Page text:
So here’s a quick post to get you thinking and hopefully encourage you to take it for a spin.

    What exactly is Data Mining? 

    The simple answer is the ability to derive insights from your data that you didn’t know were there.  Classic examples of use are customers who bought this also bought that (what is called basket analysis in the retail world) and trying to understand what factors influence a purchase.

    How does it work?

    There are a number of approaches, possibly the most famous being neural networking.  In fact there are six different techniques built into analysis services each designed to do a particular job:

    • Association  is used for that basket analysis I mention and recommending additional items customers may want to purchase.
    • Clustering  groups such things as customers by detecting what is not obvious form casual observation.  You may have heard a story a few years ago of the banks segregating customers into cherries (good customers) through to lemons (bad customers) and this might been done better using clustering rather than a trivial exercise around what revenue they bring in.
    • Decision Trees try and predict the outcome of an attribute by understanding what factors determine the value of that attribute. The way the prediction works depends on what is being predicted and whether this is discrete (values such as yes or no, red green or blue and so on) or continuous (e.g. a number like value or price).  So this could be used to work out what factors make a up a decision to purchase e.g. age gender, income, homeowner and so on.
    • Linear Regression.  You may remember this one form matches at school, the process of trying to draw a line through a series of dots to best represent the trend of those dots on a graph. This is used by the decision trees algorithm where the predicted column is continuous.
    • Naive Bayes  is the method for determine which customers would most likely respond to a marketing campaign, the naive term means that no relationship is assumed between any of the factors affecting the outcome.
    • Logistic Regression. Every week you’ll hear something like “women drivers over 40  are 50% less likely to have a car accident” and this would be the algorithm that would be used to discover that relationship. It can also be used to discover which are the most important factors in determining an outcome.
    • Sequence Clustering is similar to clustering but the data contains a sequence of events and this enables you to explore such things as a users navigation of a web site (known as click stream analysis).
    • Time Series is used for forecasting a continuous value such as sales  or profit.
    • Neural Network is the non of the above option for really complicated input data.  The mechanism for determining the outcome mimics the way neurons work in the brain and doesn’t actually show you how its results are derived at.  Text mining is one example that uses this technique.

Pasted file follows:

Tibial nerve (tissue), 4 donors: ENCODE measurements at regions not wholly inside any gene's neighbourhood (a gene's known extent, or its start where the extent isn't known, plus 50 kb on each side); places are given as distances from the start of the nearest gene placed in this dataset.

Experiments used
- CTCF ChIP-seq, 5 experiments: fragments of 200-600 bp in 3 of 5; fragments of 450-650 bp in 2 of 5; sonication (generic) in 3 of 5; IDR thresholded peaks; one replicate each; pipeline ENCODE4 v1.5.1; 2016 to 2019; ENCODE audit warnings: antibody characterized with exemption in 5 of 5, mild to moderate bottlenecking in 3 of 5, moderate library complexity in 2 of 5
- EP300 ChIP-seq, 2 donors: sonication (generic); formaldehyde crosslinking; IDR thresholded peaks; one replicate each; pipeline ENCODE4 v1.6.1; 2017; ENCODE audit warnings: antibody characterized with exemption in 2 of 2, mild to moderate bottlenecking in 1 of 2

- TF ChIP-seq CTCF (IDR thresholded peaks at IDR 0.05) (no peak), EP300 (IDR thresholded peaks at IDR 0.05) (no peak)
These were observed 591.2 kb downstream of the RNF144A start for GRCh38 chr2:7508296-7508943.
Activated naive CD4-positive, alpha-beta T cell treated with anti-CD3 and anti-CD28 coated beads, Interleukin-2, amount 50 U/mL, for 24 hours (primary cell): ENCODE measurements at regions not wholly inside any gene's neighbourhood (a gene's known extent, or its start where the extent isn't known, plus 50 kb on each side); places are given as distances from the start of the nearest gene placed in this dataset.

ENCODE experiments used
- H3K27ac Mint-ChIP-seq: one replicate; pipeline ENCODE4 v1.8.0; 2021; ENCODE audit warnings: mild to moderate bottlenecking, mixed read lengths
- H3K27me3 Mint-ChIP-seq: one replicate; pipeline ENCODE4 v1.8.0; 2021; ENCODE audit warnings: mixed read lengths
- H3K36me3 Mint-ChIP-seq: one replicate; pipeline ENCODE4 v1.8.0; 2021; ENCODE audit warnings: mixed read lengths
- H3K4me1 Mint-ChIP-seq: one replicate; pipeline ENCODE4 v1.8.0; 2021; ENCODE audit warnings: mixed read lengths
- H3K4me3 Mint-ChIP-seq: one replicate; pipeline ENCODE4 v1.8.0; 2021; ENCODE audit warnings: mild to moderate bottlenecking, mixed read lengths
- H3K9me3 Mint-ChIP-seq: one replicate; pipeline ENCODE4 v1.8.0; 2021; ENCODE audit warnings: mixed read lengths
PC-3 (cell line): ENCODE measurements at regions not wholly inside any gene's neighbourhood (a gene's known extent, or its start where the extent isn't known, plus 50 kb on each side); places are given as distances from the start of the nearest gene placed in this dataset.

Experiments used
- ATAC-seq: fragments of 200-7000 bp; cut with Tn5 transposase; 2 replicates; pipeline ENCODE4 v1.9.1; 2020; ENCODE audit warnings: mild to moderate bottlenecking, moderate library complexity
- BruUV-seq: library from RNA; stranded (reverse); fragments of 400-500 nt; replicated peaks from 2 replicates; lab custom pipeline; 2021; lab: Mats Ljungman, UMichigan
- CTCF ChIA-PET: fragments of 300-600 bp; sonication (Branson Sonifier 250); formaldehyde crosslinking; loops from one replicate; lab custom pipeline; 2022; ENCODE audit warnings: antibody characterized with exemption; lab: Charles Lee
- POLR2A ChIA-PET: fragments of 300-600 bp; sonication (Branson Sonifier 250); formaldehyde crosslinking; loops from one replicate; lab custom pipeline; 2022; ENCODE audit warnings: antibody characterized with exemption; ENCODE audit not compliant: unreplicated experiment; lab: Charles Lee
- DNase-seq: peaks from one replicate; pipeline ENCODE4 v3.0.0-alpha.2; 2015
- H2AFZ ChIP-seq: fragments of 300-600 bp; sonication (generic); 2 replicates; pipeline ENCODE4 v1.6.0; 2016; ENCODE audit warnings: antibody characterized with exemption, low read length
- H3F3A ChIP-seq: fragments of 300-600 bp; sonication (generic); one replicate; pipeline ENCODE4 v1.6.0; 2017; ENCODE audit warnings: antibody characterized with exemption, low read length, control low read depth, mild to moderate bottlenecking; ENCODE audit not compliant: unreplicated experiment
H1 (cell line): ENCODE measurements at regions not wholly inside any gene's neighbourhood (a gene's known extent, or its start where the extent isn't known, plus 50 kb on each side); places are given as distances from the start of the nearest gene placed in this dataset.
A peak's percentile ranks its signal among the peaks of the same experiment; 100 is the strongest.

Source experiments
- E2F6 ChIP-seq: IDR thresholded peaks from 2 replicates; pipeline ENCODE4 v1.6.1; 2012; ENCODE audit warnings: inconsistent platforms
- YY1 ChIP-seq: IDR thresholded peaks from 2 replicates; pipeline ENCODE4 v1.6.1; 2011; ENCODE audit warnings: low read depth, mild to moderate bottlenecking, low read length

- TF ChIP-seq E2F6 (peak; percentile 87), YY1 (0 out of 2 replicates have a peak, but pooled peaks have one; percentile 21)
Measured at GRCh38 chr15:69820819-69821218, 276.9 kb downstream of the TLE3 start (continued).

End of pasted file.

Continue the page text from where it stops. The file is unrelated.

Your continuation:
In all of these techniques you identify a sample set of data which has the values of the object you are trying to predict, from which you create a model.  You then apply this model to live data to do your prediction and analysis. 

    How do I do this?

    There are three ways of creating models:

    1.  You can create mining models in BI development studio as part of an analysis services project in SQL Server 2008 R2 or in the beta of the new version Project Denali and there are examples mining models in the sample adventure works analysis service project from Codeplex:

    2.  You can code a model directly in Data Mining Expressions (DMX) which might be appropriate for embedding models into an application such as an ecommerce site.

    3. There’s an Excel add-in for data mining :


    This works by taking the data in a spreadsheet and then posting it to an instance of analysis services for processing and then returning the results back to Excel.  Originally designed for Excel 2007 it does work in Excel 2010 but only for 32bit installations, and while it can’t use data in the PowerPivot window in  PowerPivot for Excel it can consume data in Excel pivot tables derived from PowerPivot data. Note that when I mention analysis services here, I mean classic analysis services in olap mode not the new shiny tabular based analysis services that also exists in SQL Server Denali.

    Why Bother?

    First of all you are probably licensed for all of this now, you’ll have SQL Server standard or higher around somewhere you can use this as the mining engine and a copy of Excel for the front end (the excel add-in for data mining isn’t a separate license). However this might all seem a bit abstract and you might have a hard time convincing yourself never mind your users that this is worth the effort. One idea I have is  what if you took the data out of some of the data you have access to see how this stuff works, for example data from System Center, or whatever data centre management tools you have (dare I mention VSphere?) your helpdesk system or asset management tools to get insight on what is really going on.  This might be a useful project in it’s own right but as the data is not sensitive you can share it as an example of what’s possible and possibly impress your manager as well as the business owners.